When gas prices are high, the national media are quick to show file footage of people pumping their mundane vehicles full of dino-juice—they’re usually shot from the waist down, similar to when the media run stories about people being overweight.
While this file footage is rolling, the media outlet usually puts up a graphic with the national average of the cost of a gallon of gas; it usually cites AAA.
It’s a boring story, but it affects almost everyone—from the Honda CR-Z driver to the that’s-so-2000s Hummer H2 driver.
The graphic doesn’t usually apply to me.
It’s not that I don’t drive. I do. I love it, and all of my friends know that I would rather hunker down for a long car ride to say, Tampa, FL, than fly in a plane.
I put more mileage on my car than anyone I know. My last car had more than 180 large on the odometer before it was totaled; my car before that one had more than 200K on the odometer before it was (cough) totaled.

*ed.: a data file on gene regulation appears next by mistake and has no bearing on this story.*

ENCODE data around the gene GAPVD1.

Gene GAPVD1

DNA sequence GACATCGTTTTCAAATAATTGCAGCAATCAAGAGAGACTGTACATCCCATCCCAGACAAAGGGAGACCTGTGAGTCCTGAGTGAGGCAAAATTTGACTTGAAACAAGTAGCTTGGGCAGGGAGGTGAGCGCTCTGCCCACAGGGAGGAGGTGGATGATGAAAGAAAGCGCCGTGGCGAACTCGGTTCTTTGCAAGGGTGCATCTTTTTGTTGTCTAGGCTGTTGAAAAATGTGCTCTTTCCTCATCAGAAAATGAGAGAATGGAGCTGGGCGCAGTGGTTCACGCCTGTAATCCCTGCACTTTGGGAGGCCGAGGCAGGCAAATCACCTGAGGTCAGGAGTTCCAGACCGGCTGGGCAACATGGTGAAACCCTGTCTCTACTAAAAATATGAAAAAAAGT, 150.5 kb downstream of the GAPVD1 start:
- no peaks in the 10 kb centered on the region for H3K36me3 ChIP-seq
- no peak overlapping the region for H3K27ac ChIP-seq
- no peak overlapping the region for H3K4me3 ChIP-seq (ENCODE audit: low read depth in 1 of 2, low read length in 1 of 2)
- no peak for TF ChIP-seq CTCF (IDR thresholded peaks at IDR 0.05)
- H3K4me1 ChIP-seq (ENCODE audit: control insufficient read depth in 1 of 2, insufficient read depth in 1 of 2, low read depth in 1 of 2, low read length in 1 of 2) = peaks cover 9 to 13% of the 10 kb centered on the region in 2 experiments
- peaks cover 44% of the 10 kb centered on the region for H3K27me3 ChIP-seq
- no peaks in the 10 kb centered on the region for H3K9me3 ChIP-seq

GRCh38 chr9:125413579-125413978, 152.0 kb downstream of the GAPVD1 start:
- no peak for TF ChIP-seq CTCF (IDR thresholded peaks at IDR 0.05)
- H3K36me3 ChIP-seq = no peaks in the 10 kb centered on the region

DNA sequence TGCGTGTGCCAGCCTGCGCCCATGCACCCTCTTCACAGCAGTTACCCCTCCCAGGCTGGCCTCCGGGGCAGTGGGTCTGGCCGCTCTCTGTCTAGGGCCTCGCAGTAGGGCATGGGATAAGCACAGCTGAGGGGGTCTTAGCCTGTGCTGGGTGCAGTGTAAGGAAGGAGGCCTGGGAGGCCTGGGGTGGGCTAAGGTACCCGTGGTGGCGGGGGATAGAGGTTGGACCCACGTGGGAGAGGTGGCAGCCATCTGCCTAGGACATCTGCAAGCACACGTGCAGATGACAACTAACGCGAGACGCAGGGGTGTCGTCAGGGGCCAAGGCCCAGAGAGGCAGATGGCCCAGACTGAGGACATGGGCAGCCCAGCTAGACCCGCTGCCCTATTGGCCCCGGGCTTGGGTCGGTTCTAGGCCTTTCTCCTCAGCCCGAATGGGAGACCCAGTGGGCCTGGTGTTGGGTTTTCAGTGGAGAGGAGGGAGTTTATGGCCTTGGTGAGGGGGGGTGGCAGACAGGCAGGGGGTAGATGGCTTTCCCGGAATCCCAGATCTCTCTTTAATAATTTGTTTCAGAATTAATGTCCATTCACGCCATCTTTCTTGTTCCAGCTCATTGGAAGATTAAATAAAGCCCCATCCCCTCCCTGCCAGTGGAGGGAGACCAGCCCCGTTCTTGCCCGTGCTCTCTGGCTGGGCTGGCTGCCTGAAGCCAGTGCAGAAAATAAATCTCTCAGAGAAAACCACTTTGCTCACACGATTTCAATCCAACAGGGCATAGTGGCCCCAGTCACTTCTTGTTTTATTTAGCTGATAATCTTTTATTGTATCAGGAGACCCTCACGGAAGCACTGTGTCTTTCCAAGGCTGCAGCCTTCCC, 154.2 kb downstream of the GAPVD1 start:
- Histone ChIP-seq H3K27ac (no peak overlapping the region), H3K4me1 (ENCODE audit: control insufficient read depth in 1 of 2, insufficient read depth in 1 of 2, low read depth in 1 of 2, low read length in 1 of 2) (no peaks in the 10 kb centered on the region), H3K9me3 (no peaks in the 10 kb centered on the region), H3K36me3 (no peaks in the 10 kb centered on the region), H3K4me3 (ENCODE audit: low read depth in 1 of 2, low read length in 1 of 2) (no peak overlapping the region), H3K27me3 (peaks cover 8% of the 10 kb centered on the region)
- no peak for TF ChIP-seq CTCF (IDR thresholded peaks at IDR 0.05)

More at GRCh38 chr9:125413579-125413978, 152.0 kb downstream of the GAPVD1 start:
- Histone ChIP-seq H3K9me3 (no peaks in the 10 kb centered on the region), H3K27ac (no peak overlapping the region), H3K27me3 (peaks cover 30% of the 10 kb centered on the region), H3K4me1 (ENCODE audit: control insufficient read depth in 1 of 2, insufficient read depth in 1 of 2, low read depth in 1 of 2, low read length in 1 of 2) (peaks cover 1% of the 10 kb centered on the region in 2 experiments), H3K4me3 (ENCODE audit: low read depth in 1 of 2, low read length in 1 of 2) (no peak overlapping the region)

Both were not my fault, says State Farm.
The national gas price graphics don’t apply to me because I (and I’m assuming there are others) need to run premium gas in my car.
“Hey Mischa,” my dad says quite frequently “Gas is really cheap today at Wawa!”
“What kind of gas?”
As of today, according to AAA’s Daily Fuel Gauge Report, the national average for the cost of a gallon of regular gas is $3.59; it’s $3.86 for a gallon of premium.
So how’s Abington doing?
I drove around Abington today, checking out the prices at ten different gas stations. (And it cost me $2.61.)
I’m happy to report that both the average cost of a gallon of regular fuel and a gallon of premium fuel are one penny under the national average in Abington.
For those of you who need to run “premium gas” in your vehicle, your best bet is to head to Sunoco in the corner of Easton and Kenderton roads. “Ultra” 93-octane gas there is $3.76.
But … Sunocos are different in that they carry more flavors of fuel than typical gas stations. Most “premium” gas sold in the area has an octane rating of 93. Sunoco offers 87-, 89- 91- and 93-octane gas.
Many vehicles that require “premium gas” only really need 91 octane—and Sunoco appears to be the only gas station that sells it.
It goes for $3.71—15 cents under the national average. Buying gas there would save me $2.29 every time I fill up my 16.4-gallon tank compared to the Abington average.
Well, I suppose it’s not that much of a deal.
Check your owner’s manual to see what your car really needs. A car tuned for 91-octane gas won’t run any better if it’s given 93 octane. It’s just a waste.